Life in Kruger

Submitted by Meg Deming on the 2024 Winter SOCI program in South Africa

The only word I can use to describe our visit to Kruger Park is surreal. Luckily for us, we had two incredibly knowledgeable guides who took us on our game drives during the four days we were in Kruger. Almost immediately upon arrival we were taken on one such drive were we saw groups of elephants and an amazing view of the surrounding mountain ranges. The diverse collection of trees in the area was also a sight to behold, with each species seeming to have their own unique story and purpose. 

Our first drive was only a preview of what we were about to see in the coming days. On day two we saw elephants, water buffalo, and a duo of lions blocking one of the many dirt roads. These animals make up three of the park’s Big Five, and I look forward to seeing the remaining two, leopard and rhino, during future visit. Still, seeing any of the Big Five was an absolutely incredible experience and being so close to such big animals almost felt too good to be true.

Later that same afternoon, we were able to ride some ATVs down a section of the dirt paths. While on one of the larger roads, we drove through a group of about twenty giraffe, some zebra, and countless impala. Seeing so many beautiful animals up close was indescribable. Despite the loud roar of a dozen ATVs, the animals continued to graze as we drove past them as if we were not even there. I can confidently say that I have never felt so immersed in nature and would highly recommend the experience to anyone who gets the opportunity. 

On our third day, our guide Sidney followed lion tracks for very many miles hoping to see some in the dirt path. Being in the front row of that particular excursion, I got the privilege of asking him many questions. I learned that lions typically stay in their den during the day, but emerge into the dirt paths later in the afternoon before going on the hunt. Our search for the lions during the first half of our drive was unsuccessful, but during the second half a radio message came in saying that the pride of thirteen lions had emerged and was traveling one of the dirt paths. We were able to quickly locate the lions, and just in time. We watched on as three adult lions and ten cubs walked down the dirt path and headed into the bush for their late afternoon meal.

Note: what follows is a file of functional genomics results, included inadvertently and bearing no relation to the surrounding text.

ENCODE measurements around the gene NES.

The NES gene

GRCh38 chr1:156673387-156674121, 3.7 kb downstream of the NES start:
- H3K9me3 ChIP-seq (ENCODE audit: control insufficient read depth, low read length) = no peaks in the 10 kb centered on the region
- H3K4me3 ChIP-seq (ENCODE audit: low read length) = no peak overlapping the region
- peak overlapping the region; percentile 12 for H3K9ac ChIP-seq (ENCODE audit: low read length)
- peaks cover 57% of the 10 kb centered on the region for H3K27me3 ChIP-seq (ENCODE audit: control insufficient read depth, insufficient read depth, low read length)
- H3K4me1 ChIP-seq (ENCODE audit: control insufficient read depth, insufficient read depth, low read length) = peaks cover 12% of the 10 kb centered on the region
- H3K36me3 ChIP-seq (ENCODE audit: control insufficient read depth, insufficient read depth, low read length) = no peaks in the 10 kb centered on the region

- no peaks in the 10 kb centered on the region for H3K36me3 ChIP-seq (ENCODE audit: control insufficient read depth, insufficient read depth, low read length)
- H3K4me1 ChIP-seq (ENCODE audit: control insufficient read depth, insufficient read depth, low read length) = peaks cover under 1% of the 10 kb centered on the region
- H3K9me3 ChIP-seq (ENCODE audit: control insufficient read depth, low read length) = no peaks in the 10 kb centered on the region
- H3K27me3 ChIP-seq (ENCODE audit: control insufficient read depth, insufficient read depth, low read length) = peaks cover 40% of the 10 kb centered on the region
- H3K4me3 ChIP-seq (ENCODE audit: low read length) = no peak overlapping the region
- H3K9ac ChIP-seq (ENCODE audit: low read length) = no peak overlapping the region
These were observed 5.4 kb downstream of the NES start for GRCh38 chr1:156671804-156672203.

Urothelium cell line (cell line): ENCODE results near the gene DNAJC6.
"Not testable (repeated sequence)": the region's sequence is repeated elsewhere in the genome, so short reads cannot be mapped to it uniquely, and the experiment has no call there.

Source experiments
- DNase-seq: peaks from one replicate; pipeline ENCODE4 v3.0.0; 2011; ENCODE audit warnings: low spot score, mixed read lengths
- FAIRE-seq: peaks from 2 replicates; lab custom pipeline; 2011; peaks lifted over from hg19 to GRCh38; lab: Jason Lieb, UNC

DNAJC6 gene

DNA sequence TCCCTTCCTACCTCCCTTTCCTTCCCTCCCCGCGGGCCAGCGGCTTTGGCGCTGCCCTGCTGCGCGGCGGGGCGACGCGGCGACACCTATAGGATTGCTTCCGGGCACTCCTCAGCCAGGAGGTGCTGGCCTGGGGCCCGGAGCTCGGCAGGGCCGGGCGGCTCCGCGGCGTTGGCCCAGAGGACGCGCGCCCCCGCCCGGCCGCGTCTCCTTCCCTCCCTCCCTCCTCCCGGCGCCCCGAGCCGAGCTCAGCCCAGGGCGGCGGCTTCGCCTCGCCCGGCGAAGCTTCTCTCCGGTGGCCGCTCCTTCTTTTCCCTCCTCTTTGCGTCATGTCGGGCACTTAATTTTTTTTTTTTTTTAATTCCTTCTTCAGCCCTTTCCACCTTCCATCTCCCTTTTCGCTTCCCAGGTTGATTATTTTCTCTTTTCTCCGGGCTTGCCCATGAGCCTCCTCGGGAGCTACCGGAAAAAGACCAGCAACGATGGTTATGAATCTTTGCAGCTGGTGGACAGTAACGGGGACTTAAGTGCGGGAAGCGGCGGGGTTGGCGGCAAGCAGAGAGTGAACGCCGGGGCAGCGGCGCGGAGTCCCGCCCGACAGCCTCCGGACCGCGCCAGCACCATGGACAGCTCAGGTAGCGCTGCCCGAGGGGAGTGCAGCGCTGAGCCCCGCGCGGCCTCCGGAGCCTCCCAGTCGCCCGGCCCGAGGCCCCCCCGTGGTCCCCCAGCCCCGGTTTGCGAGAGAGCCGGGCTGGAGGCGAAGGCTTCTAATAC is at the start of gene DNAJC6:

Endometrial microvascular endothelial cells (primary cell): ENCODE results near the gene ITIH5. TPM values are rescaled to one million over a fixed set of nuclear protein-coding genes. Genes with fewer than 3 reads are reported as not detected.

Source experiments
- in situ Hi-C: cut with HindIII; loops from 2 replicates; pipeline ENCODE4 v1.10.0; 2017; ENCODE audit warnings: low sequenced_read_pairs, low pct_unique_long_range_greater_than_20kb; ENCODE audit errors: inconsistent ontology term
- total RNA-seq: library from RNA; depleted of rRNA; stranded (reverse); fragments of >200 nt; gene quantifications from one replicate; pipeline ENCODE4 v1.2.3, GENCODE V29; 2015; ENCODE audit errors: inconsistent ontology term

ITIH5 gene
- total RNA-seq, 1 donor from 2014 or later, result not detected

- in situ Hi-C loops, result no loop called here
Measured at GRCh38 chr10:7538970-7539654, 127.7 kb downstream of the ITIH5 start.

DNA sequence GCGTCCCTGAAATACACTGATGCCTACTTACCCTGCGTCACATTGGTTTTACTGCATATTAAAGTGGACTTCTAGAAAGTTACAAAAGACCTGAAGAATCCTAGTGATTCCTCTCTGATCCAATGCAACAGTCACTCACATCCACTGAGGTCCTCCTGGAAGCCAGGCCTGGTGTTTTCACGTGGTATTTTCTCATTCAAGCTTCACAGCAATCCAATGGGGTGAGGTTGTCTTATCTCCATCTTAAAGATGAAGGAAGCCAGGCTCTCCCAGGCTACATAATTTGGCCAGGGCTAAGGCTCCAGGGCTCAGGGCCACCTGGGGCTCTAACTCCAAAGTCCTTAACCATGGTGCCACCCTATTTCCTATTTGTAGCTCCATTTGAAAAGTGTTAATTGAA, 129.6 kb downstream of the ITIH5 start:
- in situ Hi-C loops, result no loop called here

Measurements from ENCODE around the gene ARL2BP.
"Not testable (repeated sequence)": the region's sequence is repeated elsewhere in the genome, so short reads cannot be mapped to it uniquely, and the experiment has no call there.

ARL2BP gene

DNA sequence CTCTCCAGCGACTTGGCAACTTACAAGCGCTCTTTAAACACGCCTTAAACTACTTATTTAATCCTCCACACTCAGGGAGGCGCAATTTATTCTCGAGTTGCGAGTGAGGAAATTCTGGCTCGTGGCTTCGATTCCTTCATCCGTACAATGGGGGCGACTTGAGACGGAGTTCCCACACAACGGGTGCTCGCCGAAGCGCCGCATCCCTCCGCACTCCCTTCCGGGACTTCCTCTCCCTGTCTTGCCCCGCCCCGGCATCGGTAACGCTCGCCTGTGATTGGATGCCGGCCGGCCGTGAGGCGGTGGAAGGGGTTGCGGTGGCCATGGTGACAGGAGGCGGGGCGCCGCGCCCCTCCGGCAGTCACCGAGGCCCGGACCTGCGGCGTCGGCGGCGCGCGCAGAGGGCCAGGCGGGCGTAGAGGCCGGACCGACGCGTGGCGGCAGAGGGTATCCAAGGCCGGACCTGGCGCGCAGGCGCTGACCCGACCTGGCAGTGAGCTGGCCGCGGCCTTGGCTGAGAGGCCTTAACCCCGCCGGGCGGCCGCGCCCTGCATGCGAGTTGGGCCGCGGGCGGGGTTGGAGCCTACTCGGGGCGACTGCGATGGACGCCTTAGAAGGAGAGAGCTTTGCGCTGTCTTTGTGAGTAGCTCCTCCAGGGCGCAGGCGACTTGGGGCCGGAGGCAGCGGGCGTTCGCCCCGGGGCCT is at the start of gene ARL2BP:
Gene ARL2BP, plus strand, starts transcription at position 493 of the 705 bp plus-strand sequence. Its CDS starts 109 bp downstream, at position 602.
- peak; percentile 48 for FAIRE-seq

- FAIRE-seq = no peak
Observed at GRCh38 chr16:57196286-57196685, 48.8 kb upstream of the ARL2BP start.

As interesting as it is to read and write about the South African bush, it is nothing compared to experiencing it for yourself. It is difficult to convey the sense of freedom and connection with nature that one feels while they are in Kruger National Park. There were many instances during our game drives that the group was too stunned to speak. I fully intend on making my way back to Kruger in my lifetime to relive the experience I had during this portion of our study abroad trip. (Submitted on January 23, 2024)

A Week In Cape Town

Although the entirety of my trip to South Africa was amazing, our final week in Cape Town truly blew me away with its scenery and atmosphere. As soon as we arrived we could see an absolutely stunning view of Table Mountain, one of Cape Town’s most famous landmarks. It was so refreshing to see the ocean from where we were staying, and nightly walks to watch the sunset became our norm.

There are so many different sights to see in and around Cape Town, but my favorites would have to be the Boulders Beach Penguin Colony and the Clifton Beaches. The penguins we saw were absolutely adorable and there were so many in such a small area! Unfortunately, we couldn’t have a beach day with the penguins, but Clifton Beach more than made up for it. Behind us, there was a view of Lions Head, a neighbor to Table Mountain, and in front of us was an ocean filled with boats and large rocks that you could swim out to. There were also paddleboards to rent, and while chatting on a paddleboard my friend and I had a school of dolphins swim under us. That felt like a once-in-a-lifetime experience and it really sums up the incredible experiences that are to be had in Cape Town. 

On one of our free mornings, a friend and I decided we wanted to hike Lions Head because how hard can it be? It’s much smaller than Table Mountain. The answer is very hard. About 45 minutes in it started to feel like less of a hike and more like scaling a mountain. The view at the end made all of that hard work worth it though, and next time I’m in Cape Town I’m willing to try and climb Table Mountain, but I may need to get some practice in first. 

The best activity I did while there had to have been paragliding over Cape Town. The views are incredible on the ground, but they’re even better from up above. I was able to see everything South of Table Mountain. Off in the distance, you could see Robben Island, an island once used as a prison. Nelson Mandela was held there as a political prisoner for much of his life. Below me, I could see the waterfront and the port as well as buildings that spanned for miles. Behind me, I could see an incredible view of Table Mountain just behind the hill we had used for takeoff. 

Cape Town is an absolutely gorgeous beachside city with sightseeing and adventure that appeals to all. I have traveled to some pretty incredible places, but Cape Town definitely takes the cake. It is so hard to articulate just how beautiful of a city it is, so I would highly recommend that people go and see it for themselves. It truly was the trip of a lifetime. (Submitted on February 5, 2024)